MILWAUKEE - The Department of Workforce Development (DWD) has identified 7,843 unemployment insurance claims it suspects were filed fraudulently due to identity theft. The claims were identified by DWD between May 18 and Nov. 13, 2020.
A DWD investigation is underway to determine the exact number of fraudulent claims, but the department identified $5.97 million in possibly erroneous payments within the same timeframe. Since March 15, DWD has made a total of $4.3 billion in unemployment insurance payments.
DWD says its actions have prevented even greater losses.
In September, Albert Sarkis of Wauwatosa received two letters from DWD confirming his application for unemployment benefits. One letter detailed the wages Sarkis could expect from the state. Another letter explained the actions he must take to continue receiving his benefits.
The problem? Sarkis never filed for unemployment benefits. He has been working full-time throughout the COVID-19 pandemic.
“I needed to do two steps and then I’ll be paid my unemployment, even though I’m still working,” said Sarkis.
Whoever applied for benefits under Sarkis’ name had his address, his Social Security number and work history. Sarkis immediately froze his credit, filed a police report and called DWD.
“[DWD] told me there is a fraud alert. There is an investigation under this claim,” said Sarkis.
Local law enforcement is investigating cases of fraudulent unemployment claims. A subpoena application filed by the Milwaukee Police Department in July, and obtained by Contact 6, sought financial records related to 19 cases of possible identity theft. The alleged victims are city employees, including some police officers.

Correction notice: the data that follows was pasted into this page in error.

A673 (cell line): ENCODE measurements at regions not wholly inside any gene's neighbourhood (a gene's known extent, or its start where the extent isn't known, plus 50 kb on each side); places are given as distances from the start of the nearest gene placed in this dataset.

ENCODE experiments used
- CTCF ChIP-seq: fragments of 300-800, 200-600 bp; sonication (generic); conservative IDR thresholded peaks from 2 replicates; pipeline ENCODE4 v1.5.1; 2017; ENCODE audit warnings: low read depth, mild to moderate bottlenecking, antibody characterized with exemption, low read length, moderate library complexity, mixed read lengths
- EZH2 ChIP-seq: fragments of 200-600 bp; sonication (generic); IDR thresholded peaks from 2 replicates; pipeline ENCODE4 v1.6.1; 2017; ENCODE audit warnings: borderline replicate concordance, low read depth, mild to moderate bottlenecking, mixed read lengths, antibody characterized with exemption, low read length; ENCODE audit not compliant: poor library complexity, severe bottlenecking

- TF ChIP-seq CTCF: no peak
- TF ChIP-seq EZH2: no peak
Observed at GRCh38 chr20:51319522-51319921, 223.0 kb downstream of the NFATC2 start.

The subpoena application says: “In all of the above incidents, an unknown person applied for unemployment benefits in the victim’s name, unknown to the victim and without their consent.”
DWD told Contact 6 in an email that “fraudsters have been trying to take advantage of the high number of unemployment claims throughout the pandemic through a variety of schemes."
DWD said it has “identified 20,989 Social Security numbers associated with suspect fraudulent activity.”
It estimates its “fraud safeguards have prevented more than $53 million in possible fraudulent overpayments” since May 18.
Sarkis says he was told by DWD that an investigator would call him to discuss his fraud investigation. He says he never received a call.
“It's millions of dollars wasted that could be used for helping someone who really deserves it,” said Sarkis, in response to the suspected fraud.
DWD says it has been fighting off fraud and sophisticated hacking schemes by making various system enhancements. Its account management website uses multi-factor authentication and password strength spotting.
The state is also warning against known scams involving unemployment insurance benefits.
If you get a phone call, home visit or see a social media ad from someone claiming they can help you file for unemployment, they are likely after your personal information.